The Story of Iowa
The woman suffrage campaign in Iowa is remarkable for what it failed to achieve. Its interest lies in the accomplishments of the foes of suffrage.
The State was populated by a people of high average intelligence, and a school system that dotted the prairies with schoolhouses in every four square miles was early established. All public institutions of higher learning were co-educational. The State was a staunch defender of the Union, as a soldiers' monument in nearly every county seat testifies, and its traditions made it normally a one-party State, its history recording only one Democratic Governor. The State motto, “Our liberties we prize, our rights we will maintain,” reflected in truth this high-spirited sense of freedom.
The suffrage agitation was begun in 1854, but in Iowa as elsewhere the movement paused during the Civil War. The submission of the 15th Amendment by the Congress in 1869 induced action on behalf of woman suffrage in Iowa, and a number of suffrage clubs under influential leadership were organized in the larger cities.
These new groups made an appeal to the incoming Legislature which ratified the 15th Amendment and passed a resolution providing for the submission of a woman suffrage amendment to the voters of the State. This action was widely commented on by the nation, as the Iowa Assembly had for the first time elected a woman engrossing clerk and it became her duty to carry the victorious suffrage resolution from the House to the Senate, a fact which called forth many editorials upon the new opportunities of women, many warmly endorsing woman suffrage.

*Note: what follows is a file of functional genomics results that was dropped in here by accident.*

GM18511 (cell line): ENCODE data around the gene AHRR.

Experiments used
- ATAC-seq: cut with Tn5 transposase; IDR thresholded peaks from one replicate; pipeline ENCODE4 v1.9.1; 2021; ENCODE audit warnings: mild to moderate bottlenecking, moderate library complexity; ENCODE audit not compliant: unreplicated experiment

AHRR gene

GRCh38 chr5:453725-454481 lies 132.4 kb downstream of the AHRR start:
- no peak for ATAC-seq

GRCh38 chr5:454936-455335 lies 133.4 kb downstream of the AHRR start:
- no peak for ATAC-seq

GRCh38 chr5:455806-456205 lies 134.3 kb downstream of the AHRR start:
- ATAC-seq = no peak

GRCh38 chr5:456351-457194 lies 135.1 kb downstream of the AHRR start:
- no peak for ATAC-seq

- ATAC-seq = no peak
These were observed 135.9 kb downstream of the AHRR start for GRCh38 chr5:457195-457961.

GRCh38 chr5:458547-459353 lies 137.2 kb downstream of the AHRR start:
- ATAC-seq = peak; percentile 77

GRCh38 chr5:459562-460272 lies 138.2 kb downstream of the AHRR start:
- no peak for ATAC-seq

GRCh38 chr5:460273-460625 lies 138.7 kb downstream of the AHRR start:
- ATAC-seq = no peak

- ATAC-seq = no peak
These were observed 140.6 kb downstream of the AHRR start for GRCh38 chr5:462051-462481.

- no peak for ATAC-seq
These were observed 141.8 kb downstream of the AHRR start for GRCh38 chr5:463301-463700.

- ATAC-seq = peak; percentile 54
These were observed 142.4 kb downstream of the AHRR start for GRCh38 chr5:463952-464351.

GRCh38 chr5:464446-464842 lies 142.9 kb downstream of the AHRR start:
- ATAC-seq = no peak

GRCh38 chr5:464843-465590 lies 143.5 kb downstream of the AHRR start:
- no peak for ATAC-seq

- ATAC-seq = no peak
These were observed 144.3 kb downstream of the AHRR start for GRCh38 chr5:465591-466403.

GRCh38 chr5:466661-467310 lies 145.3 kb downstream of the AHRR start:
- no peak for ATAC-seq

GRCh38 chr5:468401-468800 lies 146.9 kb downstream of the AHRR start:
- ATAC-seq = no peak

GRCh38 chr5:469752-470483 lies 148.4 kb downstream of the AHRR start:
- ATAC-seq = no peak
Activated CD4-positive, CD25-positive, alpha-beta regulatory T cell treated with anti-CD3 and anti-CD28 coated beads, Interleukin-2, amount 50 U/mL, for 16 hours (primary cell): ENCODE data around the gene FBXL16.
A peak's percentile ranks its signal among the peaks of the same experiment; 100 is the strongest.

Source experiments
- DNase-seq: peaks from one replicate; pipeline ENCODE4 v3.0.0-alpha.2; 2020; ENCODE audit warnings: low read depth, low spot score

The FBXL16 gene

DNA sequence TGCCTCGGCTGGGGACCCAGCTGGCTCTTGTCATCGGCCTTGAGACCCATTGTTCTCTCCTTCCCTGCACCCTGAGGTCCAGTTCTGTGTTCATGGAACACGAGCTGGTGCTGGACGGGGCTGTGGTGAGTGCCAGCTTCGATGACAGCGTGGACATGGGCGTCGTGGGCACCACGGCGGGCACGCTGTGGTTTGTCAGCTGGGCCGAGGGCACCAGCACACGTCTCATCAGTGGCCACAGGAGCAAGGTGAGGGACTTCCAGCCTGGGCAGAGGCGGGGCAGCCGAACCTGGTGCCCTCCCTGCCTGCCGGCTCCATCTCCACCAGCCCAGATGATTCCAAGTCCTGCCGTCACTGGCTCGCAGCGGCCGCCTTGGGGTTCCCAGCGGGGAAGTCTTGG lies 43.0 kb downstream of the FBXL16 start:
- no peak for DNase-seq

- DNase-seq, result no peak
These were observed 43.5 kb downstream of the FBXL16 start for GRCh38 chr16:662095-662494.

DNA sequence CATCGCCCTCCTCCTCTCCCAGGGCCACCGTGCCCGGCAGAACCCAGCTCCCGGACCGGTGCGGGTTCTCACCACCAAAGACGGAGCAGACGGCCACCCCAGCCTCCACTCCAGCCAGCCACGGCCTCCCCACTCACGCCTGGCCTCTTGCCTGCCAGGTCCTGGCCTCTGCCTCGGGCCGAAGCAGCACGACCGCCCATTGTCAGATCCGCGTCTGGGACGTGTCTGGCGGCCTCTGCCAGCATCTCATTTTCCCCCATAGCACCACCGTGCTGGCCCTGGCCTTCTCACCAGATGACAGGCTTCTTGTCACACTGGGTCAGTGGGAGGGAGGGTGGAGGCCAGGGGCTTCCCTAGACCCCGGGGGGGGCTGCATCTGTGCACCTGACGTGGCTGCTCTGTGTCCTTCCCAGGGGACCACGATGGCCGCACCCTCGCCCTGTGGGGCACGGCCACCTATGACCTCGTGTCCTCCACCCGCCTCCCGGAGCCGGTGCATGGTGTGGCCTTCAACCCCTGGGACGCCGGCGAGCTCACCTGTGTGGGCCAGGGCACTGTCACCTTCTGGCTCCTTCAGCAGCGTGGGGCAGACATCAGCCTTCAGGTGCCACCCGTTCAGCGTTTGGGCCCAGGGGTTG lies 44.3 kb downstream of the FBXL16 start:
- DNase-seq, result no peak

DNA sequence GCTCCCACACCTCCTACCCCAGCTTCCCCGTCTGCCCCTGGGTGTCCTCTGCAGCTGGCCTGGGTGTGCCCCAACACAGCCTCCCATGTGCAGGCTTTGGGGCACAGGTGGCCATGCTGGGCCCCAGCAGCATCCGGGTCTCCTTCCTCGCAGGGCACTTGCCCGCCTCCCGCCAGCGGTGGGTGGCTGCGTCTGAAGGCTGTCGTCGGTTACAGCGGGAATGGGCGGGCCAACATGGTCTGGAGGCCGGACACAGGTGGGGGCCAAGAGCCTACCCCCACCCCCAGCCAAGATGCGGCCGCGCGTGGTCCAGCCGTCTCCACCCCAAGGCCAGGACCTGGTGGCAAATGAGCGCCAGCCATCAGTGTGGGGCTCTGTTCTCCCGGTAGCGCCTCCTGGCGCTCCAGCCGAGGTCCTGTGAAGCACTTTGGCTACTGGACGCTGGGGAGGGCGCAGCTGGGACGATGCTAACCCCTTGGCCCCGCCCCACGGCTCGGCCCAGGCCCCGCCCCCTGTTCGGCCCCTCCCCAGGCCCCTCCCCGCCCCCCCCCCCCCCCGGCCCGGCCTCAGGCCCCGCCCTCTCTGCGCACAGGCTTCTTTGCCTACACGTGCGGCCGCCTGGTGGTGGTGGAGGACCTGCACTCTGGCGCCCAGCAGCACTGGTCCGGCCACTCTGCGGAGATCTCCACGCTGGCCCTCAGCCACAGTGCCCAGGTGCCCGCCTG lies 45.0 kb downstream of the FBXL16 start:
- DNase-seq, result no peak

In the spring of 1869, delegates from the organized suffrage clubs met in convention and organized the Iowa State Woman Suffrage Association with the object of preparing for the expected referendum. Lecturers hastened hither and you, leaving suffrage societies behind them, which presented their plea at meetings and in interviews with clergymen, editors and politicians. The most historic of these was the Polk County Woman Suffrage Society, located at the capital. This society not only never failed to hold its monthly meeting from October, 1870, to August, 1920, when all suffrage work in the nation came to an end, but it served for many years as the director of the State legislative campaigns. It never failed to make its appeal to every Congress for the submission of the Federal Amendment and to each Legislature for suffrage action, usually the submission of a State amendment. Whenever the State organization threatened to collapse as the result of disgusted disappointment the Polk County group stood steadfast and bolstered it up again.
The Iowa Legislature meets biennially and the constitution provides for amendment by the submission of any proposition to the voters after its passage through two successive Legislatures. When the Legislature of 1872 met, the organization was ready, the press friendly, the leaders of the Republican party outspokenly favorable, the Governor announced his endorsement of the amendment and the House voted its second passage by 58 to 39. The Senate, after a spirited debate, voted to engross the bill for third reading, 26 to 20, and hopes ran high. Yet a few minutes later the final vote stood 23 to 23.
That record was the prototype of the fate of suffrage in various encounters with Iowa Legislatures to come: First a legislative opinion reflecting an unmistakable public opinion in favor of suffrage, then a sudden over night shift that lost the pending suffrage measure by the scantiest margin, but lost it just the same.